Wednesday 4 January 2023

The Twitter Files: Twitter And The FBI ‘Belly Button’

 Journalist Matt Taibbi released the twelfth installment of “The Twitter Files” Tuesday afternoon that documented the relationship between government agencies and the social media platform.

The latest batch of files came roughly an hour after Taibbi released the eleventh installment of “The Twitter Files” which detailed what led up to the Intelligence Community cozying up with Twitter.

“By 2020, Twitter was struggling with the problem of public and private agencies bypassing them and going straight to the media with lists of suspect accounts,” Taibbi wrote. “In February, 2020, as COVID broke out, the Global Engagement Center — a fledgling analytic/intelligence arms of the State Department — went to the media with a report called, ‘Russian Disinformation Apparatus Taking Advantage of Coronavirus Concerns.’”

“The GEC flagged accounts as ‘Russian personas and proxies’ based on criteria like, ‘Describing the Coronavirus as an engineered bioweapon,’ blaming ‘research conducted at the Wuhan institute,’ and ‘attributing the appearance of the virus to the CIA,’” Taibbi wrote. “State also flagged accounts that retweeted news that Twitter banned the popular U.S. ZeroHedge, claiming the episode ‘led to another flurry of disinformation narratives.’ [Zero Hedge] had done reports speculating that the virus had lab origin.”

Taibbi showed examples of how the GEC’s report led to more explosive headlines that helped shape the narrative around the origins of the pandemic during its early days.

Trust and Safety Chief Yoel Roth even complained that media trying to find ways to tie pandemic mis/disinformation back to Russia was “revelatory of their motivations.”

“The GEC report appeared based on DHS data circulated earlier that week, and included accounts that followed ‘two or more’ Chinese diplomatic accounts,” Taibbi continued. “They reportedly ended up with a list ‘nearly 250,000’ names long, and included Canadian officials and a CNN account.”

“Roth saw GEC’s move as an attempt by the GEC to use intel from other agencies to ‘insert themselves’ into the content moderation club that included Twitter, Facebook, the FBI, DHS, and others,” Taibbi continued.

Twitter disagreed with the Trump administration that communist China was sowing disinformation about the pandemic on the platform, Taibbi said.

“When the FBI informed Twitter the GEC wanted to be included in the regular ‘industry call’ between companies like Twitter and Facebook and the DHS and FBI, Twitter leaders balked at first,” Taibbi wrote. “Facebook, Google, and Twitter executives were united in opposition to GEC’s inclusion, with ostensible reasons including, ‘The GEC’s mandate for offensive IO to promote American interests.’”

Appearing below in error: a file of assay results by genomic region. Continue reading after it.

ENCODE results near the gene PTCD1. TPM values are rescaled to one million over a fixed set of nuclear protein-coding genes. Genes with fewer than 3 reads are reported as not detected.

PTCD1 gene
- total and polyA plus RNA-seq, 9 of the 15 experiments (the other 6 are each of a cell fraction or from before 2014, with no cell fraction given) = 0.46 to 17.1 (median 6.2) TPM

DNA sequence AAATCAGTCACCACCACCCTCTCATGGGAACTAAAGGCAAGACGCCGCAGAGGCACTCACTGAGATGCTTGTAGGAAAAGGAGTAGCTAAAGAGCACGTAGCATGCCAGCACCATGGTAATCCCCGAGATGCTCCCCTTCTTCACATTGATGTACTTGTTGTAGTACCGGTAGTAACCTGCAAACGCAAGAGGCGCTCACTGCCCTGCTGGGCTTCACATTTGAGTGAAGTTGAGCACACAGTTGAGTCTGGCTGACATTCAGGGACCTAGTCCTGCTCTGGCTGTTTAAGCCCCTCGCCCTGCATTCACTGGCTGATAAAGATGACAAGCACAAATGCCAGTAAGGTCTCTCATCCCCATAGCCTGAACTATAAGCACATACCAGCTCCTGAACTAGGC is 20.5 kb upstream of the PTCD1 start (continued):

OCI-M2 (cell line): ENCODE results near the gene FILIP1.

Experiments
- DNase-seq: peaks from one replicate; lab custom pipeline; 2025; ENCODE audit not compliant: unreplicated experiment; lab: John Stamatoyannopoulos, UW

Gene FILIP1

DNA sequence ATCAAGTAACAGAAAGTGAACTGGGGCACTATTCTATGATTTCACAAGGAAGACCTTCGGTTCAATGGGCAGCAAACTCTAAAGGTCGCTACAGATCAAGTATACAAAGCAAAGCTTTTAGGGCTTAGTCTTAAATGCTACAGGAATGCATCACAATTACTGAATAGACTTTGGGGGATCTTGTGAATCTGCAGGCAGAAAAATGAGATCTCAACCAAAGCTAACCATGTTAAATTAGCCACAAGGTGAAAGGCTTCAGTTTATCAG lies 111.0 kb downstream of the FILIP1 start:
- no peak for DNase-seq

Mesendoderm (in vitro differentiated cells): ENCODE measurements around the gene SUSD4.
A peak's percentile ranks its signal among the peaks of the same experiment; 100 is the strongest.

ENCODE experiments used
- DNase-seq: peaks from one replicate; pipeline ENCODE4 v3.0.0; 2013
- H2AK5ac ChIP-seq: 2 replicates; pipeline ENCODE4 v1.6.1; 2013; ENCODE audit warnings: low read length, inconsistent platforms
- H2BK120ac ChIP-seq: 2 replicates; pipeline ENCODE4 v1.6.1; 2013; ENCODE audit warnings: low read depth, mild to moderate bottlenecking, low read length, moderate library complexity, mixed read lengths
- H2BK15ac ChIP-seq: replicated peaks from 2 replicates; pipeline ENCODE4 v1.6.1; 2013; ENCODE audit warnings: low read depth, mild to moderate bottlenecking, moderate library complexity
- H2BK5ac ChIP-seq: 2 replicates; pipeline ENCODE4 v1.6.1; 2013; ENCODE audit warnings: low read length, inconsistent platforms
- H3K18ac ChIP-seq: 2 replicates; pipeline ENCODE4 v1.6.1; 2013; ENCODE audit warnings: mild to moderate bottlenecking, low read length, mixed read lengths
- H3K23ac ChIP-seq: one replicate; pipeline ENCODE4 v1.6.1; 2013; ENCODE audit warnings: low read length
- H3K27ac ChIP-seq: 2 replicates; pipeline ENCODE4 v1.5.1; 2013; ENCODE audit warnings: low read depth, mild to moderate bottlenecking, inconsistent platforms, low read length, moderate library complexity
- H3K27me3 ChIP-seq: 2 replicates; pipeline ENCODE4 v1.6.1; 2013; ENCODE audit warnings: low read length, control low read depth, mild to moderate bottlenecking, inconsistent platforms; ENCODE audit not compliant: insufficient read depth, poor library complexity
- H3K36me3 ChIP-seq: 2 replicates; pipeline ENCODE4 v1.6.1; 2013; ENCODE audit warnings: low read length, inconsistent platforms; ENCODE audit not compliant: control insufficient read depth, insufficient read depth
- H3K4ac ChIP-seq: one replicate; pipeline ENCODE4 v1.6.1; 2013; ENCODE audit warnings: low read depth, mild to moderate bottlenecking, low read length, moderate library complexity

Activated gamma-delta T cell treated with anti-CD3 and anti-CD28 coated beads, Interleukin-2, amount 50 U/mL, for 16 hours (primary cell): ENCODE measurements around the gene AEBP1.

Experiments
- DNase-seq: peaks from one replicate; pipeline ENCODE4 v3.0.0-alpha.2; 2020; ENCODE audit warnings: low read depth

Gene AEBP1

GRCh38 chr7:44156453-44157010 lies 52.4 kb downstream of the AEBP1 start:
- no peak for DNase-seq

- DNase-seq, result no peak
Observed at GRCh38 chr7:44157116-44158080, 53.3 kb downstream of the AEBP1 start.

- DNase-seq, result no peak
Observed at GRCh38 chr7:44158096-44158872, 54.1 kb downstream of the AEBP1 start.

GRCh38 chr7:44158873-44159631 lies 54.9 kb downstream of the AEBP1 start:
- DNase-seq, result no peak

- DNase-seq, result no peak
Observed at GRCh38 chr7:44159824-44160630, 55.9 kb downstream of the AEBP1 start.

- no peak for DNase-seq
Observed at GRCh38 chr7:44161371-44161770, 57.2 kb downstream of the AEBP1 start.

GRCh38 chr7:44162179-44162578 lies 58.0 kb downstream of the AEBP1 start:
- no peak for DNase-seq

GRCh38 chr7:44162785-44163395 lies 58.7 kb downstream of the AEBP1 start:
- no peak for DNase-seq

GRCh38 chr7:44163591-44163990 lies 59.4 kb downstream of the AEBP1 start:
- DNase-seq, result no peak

“A deeper reason was a perception that unlike the DHS and FBI, which were ‘apolitical,’ as Roth put it, the GEC was ‘political,’ which in Twitter-ese appeared to be partisan code,” Taibbi continued. “‘I think they thought the FBI was less Trumpy,’ is how one former DOD official put it.”

“After spending years rolling over for Democratic Party requests for ‘action’ on ‘Russia-linked’ accounts, Twitter was suddenly playing tough. Why? Because, as Roth put it, it would pose ‘major risks’ to bring the GEC in, ‘especially as the election heats up,’” Taibbi said. “When senior lawyer Stacia Cardille tried to argue against the GEC’s inclusion to the FBI, the words resonated ‘with Elvis, not Laura,’ i.e. with agent Elvis Chan, not Foreign Influence Task Force (FITF) unit chief Laura Dehmlow.”

“Eventually the FBI argued, first to Facebook, for a compromise solution: other USG agencies could participate in the ‘industry’ calls, but the FBI and DHS would act as sole ‘conduits,’” Taibbi continued. “Roth reached out to Chan with concerns about letting the ‘press-happy’ GEC in, expressing hope they could keep the ‘circle of trust small.’”

Chan suggested that the industry could “rely on the FBI to be the belly button of the USG,” meaning it would get the information from Twitter and distribute it to other agencies as it saw fit.

Numerous agencies flooded Twitter with requests to take action on accounts.

“They also received an astonishing variety of requests from officials asking for individuals they didn’t like to be banned,” Taibbi wrote. “Here, the office for Democrat and House Intel Committee chief Adam Schiff asks Twitter to ban journalist Paul Sperry.”

“Even Twitter declined to honor Schiff’s request at the time,” Taibbi continued. “Sperry was later suspended, however.”

Taibbi continued by showing how the volume of requests from government agencies overwhelmed officials at Twitter, who were sometimes pestered by agents to take action on accounts.

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